To touch or not to touch the PFD, that is the debate in Alaska
So far, the Legislature has avoided a showdown with Gov. Mike Dunleavy, but it’s coming — and the size of your Permanent Fund dividend check could be at the heart of the battle.
Will it be the $3,000 the governor promised on the campaign trail, along with the more than a billion dollars in budget cuts he’s proposed?
So far, House and Senate leaders have pushed back with smaller cuts and plans for a much smaller dividend.
There’s already one sign lawmakers expect the PFD to be a bottleneck. Just before the 90-day mark in the session, the House passed its operating budget without setting an amount for this year’s PFD.
Leaders said they left it out of the budget for a separate discussion. But Alaskans have already been discussing it, and in one case, singing about it.
“Hurricane” Dave Rush, an Anchorage singer-songwriter and humorist, has recorded a CD of his song, “Don’t Touch My PFD.”
He said all the fighting over the amount of the dividend inspired him to write lyrics, as in this verse, which reflects Alaskan angst over using some of the Permanent Fund's earnings to pay for government.
Some want to take part of it away;
The state, it seems, has bills to pay.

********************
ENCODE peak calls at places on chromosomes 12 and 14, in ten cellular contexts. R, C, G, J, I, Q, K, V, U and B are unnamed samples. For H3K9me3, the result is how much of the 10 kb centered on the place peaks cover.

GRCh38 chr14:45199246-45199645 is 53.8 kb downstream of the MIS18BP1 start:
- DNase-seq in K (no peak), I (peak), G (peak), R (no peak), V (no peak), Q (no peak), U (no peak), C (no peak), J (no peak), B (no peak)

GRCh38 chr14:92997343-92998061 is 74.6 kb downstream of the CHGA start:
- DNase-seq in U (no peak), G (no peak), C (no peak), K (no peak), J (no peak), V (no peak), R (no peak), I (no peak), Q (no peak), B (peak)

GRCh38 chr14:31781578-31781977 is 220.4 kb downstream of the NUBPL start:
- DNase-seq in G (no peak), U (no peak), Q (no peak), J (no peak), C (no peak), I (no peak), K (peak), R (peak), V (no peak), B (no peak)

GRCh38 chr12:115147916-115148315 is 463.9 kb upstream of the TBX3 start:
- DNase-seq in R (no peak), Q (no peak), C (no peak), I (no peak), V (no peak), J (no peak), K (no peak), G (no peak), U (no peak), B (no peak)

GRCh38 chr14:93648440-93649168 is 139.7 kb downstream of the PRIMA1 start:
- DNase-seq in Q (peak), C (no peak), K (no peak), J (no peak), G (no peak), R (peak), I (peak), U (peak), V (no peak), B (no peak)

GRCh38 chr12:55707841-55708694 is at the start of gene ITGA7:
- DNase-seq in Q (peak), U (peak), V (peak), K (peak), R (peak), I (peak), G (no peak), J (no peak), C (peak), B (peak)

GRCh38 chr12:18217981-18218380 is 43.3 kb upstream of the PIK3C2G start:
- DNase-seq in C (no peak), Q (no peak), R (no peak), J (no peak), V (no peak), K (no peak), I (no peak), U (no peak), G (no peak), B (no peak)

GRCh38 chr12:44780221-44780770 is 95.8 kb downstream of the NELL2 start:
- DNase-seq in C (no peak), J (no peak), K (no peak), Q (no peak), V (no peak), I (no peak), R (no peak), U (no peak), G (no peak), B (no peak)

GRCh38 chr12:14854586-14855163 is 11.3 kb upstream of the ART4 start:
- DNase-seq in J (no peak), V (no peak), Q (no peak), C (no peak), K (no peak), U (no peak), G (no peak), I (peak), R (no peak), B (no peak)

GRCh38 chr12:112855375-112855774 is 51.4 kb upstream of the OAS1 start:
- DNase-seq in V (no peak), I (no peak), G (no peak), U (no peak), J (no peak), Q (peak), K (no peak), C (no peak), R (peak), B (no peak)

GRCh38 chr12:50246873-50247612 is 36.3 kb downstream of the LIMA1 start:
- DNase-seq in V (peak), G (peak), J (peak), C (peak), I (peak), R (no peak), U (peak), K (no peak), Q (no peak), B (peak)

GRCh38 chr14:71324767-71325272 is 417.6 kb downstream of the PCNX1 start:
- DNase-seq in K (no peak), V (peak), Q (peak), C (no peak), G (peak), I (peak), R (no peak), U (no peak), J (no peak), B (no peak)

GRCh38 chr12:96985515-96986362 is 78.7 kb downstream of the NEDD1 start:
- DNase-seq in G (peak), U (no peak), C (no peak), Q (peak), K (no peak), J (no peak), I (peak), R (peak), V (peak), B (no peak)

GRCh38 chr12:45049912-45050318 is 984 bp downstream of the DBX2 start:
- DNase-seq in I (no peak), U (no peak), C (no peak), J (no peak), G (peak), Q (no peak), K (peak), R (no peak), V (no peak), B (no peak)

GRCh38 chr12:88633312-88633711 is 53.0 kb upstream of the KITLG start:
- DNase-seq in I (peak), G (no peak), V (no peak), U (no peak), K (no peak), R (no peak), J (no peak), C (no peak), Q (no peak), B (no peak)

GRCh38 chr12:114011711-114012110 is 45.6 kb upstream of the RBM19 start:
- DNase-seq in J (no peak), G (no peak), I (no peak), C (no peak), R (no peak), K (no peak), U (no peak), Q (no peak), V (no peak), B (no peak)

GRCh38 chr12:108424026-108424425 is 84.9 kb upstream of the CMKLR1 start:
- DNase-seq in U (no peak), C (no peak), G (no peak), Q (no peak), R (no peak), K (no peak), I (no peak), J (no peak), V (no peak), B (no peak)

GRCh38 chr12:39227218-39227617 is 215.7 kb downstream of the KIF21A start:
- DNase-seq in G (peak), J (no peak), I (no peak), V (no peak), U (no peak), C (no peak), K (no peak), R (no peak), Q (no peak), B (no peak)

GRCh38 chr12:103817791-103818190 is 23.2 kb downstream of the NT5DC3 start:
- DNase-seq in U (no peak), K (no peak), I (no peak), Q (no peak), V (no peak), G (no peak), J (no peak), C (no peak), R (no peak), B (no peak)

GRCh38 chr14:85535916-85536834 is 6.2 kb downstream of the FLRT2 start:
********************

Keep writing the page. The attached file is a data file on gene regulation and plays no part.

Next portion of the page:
Lazy politicians cast an eye
And stick their fingers in the pie.
The last governor gave it a whack;
The new gov says he’s going to pay it back.
That money’s mine, it ain’t no joke.
What do I care if the state goes broke?
Although “Don’t Touch My PFD” is the catchy refrain in the song, Rush says he leaves it to the listener to decide whether he’s serious or satirical. Rush says he’s dedicated the song to Dunleavy, “but truthfully, it’s dedicated to everybody in Alaska who has a stake in this.”
On KTVA’s Frontiers show this week, Rush’s song was used as a backdrop for a variety of opinions expressed in the debate. Not surprisingly, the choice the governor has presented to Alaskans, a big dividend vs. big cuts, is not an easy one.
Copyright 2019 KTVA. All rights reserved.
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